A father-and-son reunion, 29 years in the making - Hawaii News Now - KGMB and KHNL

A father-and-son reunion, 29 years in the making

(Image: Hawaii News Now) (Image: Hawaii News Now)
(Image: Hawaii News Now) (Image: Hawaii News Now)
(Image: Hawaii News Now) (Image: Hawaii News Now)
HONOLULU (HawaiiNewsNow) -

Isaac Castillo always gravitated toward music, even though he didn't grow up in a musical household.

“My adopted family, they always cared for me, always supported me in what I was doing, but I was always doing something a little different," he said.

Castillo is a musician, playing gigs in Seattle, where he and family live. “Bluegrass, country, hip hop, rock, classical, jazz, you know, whatever," Castillo says, listing off the types of music he plays on his upright bass.

And on Wednesday, for the first time, Castillo was able to meet the man who can credit for his musical genes: Twenty-nine years after he was adopted, Castillo met his biological father.

Tommy Ching says he's long struggled with his decision to give his son up for adoption. "I knew nothing about the pregnancy or the child until that day, just three days before birth," he said.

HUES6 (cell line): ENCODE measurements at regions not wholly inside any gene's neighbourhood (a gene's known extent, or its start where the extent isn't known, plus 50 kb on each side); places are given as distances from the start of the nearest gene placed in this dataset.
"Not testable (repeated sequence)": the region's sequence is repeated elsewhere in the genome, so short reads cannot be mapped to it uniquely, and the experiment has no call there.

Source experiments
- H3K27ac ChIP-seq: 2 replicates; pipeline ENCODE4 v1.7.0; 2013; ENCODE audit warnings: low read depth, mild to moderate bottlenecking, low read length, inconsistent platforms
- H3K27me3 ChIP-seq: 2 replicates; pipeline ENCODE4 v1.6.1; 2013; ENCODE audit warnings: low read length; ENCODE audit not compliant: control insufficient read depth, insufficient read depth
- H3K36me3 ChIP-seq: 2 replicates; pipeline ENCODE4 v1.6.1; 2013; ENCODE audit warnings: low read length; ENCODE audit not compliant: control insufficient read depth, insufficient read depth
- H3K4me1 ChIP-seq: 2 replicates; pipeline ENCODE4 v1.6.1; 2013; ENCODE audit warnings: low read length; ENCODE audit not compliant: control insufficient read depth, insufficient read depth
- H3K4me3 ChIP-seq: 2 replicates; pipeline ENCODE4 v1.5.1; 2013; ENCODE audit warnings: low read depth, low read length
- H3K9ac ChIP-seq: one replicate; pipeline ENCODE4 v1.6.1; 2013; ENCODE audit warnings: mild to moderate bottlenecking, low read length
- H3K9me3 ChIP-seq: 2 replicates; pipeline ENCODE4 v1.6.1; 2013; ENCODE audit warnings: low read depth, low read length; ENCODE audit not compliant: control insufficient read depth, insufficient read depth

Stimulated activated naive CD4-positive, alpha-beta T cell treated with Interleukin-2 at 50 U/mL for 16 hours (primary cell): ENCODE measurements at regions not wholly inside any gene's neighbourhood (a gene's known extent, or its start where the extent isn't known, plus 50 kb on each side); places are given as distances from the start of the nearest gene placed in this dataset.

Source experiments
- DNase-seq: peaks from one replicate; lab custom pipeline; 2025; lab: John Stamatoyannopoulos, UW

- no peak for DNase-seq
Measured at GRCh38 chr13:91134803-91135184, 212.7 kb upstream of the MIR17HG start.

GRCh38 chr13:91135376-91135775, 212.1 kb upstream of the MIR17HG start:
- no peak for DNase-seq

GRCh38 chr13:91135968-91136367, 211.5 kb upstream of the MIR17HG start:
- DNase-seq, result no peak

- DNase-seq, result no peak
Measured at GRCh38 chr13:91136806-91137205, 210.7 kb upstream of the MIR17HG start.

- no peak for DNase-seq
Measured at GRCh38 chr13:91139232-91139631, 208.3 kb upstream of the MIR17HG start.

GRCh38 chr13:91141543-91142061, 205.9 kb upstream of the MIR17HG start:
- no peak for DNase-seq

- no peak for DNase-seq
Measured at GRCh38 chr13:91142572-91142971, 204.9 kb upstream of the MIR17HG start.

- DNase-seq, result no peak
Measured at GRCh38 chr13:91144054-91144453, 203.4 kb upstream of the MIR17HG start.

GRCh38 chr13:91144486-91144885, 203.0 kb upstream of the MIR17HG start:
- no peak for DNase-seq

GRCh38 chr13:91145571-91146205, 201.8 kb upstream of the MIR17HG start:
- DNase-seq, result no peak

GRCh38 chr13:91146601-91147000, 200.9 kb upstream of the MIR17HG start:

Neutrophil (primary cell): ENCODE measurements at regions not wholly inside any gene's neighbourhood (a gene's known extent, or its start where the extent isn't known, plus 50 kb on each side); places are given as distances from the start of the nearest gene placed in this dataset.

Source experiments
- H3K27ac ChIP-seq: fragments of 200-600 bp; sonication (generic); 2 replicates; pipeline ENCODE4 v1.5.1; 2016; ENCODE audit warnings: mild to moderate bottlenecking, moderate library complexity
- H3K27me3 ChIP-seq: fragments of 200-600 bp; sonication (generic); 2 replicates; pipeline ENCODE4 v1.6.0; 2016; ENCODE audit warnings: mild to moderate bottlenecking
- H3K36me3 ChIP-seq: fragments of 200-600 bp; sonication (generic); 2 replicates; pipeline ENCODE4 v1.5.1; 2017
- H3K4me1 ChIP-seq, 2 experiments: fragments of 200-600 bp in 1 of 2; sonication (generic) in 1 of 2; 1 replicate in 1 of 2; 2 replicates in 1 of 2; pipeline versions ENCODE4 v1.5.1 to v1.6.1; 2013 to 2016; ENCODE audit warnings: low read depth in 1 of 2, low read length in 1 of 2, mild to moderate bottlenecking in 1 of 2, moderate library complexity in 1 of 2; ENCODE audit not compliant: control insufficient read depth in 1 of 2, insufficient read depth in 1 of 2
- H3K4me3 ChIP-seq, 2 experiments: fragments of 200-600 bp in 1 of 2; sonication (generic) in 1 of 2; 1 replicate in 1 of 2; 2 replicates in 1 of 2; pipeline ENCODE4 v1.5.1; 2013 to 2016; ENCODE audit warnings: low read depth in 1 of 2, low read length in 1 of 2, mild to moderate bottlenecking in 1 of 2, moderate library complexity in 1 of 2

Ching added, “As much as I wish he was part of my family, I can see he's had a great life."

Castillo started searching for his father recently, and Hawaii International Child was able to speed the process along. The first reconnected the two, and they were able to set up a time to meet up.

Castillo was born in Hilo, and adopted to an Oahu family two days after birth. He spent the first six years of his life in Hawaii, then the family moved to Seattle.

Ching, like his son, is an entertainer.  A longtime radio disc jockey on the Big Island, he regales in stories of his own childhood. He too was adopted, and fortunately, had as solid an upbringing and loving an adoptive family as his son.

Ching is sitting down, head bowed, when Castillo enters the room where the two meet for the first time. A chuckle from the son and the father’s head snaps up. He darts from his chair and the two embrace heartily.

The two eventually sit down and chat before Castillo plays a song on a ukulele that he wrote specifically for his father. 

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